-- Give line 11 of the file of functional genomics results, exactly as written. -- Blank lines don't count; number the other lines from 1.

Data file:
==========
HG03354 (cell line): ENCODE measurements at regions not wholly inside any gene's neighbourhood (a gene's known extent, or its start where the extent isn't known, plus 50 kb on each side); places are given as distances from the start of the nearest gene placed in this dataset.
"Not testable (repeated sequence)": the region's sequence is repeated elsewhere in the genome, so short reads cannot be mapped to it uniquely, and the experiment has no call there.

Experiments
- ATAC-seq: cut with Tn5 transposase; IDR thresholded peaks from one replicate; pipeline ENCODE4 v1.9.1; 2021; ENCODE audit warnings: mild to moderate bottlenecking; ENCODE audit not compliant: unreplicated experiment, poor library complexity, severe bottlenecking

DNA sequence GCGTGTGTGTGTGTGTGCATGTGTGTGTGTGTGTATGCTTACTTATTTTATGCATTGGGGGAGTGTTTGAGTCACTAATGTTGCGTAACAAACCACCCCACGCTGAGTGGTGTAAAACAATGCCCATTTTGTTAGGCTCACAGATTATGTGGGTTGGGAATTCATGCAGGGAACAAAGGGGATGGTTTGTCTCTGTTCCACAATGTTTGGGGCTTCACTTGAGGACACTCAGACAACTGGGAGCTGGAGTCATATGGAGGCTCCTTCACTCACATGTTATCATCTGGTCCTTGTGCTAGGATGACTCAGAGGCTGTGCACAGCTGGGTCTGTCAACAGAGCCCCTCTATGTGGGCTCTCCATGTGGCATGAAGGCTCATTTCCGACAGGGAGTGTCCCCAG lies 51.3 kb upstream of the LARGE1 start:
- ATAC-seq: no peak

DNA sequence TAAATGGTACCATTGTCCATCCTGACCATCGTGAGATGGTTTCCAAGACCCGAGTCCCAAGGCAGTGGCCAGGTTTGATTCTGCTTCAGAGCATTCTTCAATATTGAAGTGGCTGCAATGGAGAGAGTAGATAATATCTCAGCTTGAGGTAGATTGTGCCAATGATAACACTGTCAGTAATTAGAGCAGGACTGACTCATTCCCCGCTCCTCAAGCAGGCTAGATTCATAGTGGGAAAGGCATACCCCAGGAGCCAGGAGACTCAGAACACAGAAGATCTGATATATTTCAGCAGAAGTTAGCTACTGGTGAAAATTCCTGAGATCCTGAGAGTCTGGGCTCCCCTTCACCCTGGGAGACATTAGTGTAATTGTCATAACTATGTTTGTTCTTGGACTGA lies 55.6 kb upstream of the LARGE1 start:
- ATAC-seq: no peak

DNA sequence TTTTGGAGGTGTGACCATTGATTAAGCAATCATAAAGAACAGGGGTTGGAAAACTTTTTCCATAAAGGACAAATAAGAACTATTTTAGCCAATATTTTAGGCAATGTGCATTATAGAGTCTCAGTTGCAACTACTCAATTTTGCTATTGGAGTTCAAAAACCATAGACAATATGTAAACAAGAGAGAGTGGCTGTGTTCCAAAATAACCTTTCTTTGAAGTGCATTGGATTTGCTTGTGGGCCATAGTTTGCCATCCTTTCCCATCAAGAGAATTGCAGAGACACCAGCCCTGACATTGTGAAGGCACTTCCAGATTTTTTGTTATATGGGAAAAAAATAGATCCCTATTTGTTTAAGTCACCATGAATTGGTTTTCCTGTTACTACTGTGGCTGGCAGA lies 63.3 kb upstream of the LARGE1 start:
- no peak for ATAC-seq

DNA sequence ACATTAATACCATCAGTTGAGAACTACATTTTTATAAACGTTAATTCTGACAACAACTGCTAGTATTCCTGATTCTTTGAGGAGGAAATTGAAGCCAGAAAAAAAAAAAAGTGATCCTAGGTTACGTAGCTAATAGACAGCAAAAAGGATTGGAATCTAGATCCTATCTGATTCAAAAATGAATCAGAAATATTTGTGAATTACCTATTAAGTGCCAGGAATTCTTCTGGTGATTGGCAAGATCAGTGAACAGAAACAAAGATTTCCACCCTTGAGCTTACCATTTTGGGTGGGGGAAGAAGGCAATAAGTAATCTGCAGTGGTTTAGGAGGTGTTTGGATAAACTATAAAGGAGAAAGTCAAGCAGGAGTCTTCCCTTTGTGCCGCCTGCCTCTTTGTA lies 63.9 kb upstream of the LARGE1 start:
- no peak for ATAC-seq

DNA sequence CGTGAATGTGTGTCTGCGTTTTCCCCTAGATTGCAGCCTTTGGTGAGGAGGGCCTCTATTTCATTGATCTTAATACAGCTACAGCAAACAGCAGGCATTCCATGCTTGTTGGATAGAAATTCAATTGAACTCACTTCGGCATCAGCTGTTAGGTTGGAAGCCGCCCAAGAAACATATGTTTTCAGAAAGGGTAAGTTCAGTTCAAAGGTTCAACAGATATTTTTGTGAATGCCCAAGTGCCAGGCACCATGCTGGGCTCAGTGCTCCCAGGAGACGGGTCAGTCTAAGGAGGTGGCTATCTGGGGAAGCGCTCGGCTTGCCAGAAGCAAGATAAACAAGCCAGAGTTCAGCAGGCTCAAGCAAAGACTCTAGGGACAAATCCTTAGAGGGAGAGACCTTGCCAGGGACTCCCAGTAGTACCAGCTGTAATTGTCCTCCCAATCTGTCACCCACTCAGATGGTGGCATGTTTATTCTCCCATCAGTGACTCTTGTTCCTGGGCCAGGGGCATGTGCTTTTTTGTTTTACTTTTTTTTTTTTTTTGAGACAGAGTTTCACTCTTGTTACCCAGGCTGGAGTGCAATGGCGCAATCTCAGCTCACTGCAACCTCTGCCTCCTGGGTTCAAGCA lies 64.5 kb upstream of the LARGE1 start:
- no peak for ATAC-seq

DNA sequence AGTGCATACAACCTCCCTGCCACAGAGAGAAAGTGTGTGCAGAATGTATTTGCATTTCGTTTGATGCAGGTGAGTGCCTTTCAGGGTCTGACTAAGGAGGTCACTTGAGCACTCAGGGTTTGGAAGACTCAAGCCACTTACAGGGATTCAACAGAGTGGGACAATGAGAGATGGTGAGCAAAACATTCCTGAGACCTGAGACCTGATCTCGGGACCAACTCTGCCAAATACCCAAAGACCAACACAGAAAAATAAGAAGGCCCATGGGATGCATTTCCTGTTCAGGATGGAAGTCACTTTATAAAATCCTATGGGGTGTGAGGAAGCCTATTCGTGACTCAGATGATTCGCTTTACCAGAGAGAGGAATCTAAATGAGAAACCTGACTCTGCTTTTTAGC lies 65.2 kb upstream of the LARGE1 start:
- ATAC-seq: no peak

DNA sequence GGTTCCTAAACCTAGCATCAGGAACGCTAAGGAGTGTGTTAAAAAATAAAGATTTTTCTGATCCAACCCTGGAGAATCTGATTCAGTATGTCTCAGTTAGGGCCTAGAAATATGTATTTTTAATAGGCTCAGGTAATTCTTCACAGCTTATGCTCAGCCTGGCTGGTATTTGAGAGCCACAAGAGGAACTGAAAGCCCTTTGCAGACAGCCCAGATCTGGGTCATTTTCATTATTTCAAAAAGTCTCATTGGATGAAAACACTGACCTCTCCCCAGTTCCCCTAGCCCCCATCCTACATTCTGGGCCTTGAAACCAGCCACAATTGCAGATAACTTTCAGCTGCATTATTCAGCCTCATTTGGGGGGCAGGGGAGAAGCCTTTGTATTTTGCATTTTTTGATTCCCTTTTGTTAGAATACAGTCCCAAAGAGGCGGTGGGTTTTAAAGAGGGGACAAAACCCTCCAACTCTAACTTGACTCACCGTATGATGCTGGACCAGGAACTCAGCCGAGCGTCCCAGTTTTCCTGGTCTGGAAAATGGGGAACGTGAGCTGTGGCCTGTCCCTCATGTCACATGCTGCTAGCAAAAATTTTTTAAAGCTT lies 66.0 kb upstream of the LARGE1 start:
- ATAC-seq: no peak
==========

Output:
DNA sequence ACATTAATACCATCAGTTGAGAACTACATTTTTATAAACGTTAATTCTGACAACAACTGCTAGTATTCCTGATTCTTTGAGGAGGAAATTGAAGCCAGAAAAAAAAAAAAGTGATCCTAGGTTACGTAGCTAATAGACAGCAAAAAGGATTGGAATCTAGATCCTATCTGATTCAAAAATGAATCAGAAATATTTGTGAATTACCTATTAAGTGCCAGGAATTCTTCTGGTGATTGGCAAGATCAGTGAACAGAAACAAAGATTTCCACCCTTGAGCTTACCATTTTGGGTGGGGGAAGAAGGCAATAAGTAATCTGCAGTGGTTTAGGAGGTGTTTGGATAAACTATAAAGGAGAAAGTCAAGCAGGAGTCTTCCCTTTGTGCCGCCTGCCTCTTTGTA lies 63.9 kb upstream of the LARGE1 start: